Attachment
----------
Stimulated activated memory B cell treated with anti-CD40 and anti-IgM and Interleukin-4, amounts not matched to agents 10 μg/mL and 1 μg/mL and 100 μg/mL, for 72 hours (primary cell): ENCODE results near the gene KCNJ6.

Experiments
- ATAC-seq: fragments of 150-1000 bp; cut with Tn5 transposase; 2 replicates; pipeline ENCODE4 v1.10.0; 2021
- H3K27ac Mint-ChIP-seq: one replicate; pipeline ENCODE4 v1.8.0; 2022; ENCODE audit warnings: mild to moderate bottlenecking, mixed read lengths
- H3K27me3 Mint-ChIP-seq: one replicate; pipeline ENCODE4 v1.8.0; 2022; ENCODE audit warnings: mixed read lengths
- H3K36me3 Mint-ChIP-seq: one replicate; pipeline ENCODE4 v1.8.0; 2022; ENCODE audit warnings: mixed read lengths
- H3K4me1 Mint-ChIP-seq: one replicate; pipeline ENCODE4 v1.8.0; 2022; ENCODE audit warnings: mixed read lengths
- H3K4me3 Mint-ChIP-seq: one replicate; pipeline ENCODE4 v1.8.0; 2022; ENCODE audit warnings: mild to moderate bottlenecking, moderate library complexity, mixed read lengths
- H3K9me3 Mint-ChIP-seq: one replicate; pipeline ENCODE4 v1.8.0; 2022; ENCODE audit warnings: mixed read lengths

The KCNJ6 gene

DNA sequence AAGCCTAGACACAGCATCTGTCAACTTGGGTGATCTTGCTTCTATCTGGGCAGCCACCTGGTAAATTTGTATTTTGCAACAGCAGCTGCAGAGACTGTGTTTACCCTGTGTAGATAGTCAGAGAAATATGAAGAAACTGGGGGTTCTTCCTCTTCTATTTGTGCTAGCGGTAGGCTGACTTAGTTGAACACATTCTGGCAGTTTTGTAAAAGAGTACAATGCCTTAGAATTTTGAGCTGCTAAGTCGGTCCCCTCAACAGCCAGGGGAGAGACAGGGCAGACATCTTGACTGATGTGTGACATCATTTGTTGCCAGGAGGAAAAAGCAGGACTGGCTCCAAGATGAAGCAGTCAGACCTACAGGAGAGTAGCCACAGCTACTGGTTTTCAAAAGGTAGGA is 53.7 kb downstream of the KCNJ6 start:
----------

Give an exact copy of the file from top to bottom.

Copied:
Stimulated activated memory B cell treated with anti-CD40 and anti-IgM and Interleukin-4, amounts not matched to agents 10 μg/mL and 1 μg/mL and 100 μg/mL, for 72 hours (primary cell): ENCODE results near the gene KCNJ6.

Experiments
- ATAC-seq: fragments of 150-1000 bp; cut with Tn5 transposase; 2 replicates; pipeline ENCODE4 v1.10.0; 2021
- H3K27ac Mint-ChIP-seq: one replicate; pipeline ENCODE4 v1.8.0; 2022; ENCODE audit warnings: mild to moderate bottlenecking, mixed read lengths
- H3K27me3 Mint-ChIP-seq: one replicate; pipeline ENCODE4 v1.8.0; 2022; ENCODE audit warnings: mixed read lengths
- H3K36me3 Mint-ChIP-seq: one replicate; pipeline ENCODE4 v1.8.0; 2022; ENCODE audit warnings: mixed read lengths
- H3K4me1 Mint-ChIP-seq: one replicate; pipeline ENCODE4 v1.8.0; 2022; ENCODE audit warnings: mixed read lengths
- H3K4me3 Mint-ChIP-seq: one replicate; pipeline ENCODE4 v1.8.0; 2022; ENCODE audit warnings: mild to moderate bottlenecking, moderate library complexity, mixed read lengths
- H3K9me3 Mint-ChIP-seq: one replicate; pipeline ENCODE4 v1.8.0; 2022; ENCODE audit warnings: mixed read lengths

The KCNJ6 gene

DNA sequence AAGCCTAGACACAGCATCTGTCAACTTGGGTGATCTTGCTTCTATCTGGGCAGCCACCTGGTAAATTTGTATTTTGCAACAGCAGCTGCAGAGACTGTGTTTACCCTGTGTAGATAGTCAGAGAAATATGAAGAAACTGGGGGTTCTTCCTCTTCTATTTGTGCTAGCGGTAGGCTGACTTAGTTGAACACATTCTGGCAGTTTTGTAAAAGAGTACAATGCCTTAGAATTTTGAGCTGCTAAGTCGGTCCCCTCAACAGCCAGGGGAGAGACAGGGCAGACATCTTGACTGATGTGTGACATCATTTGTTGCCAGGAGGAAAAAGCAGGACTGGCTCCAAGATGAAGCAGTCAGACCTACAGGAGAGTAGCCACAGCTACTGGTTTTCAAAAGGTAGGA is 53.7 kb downstream of the KCNJ6 start: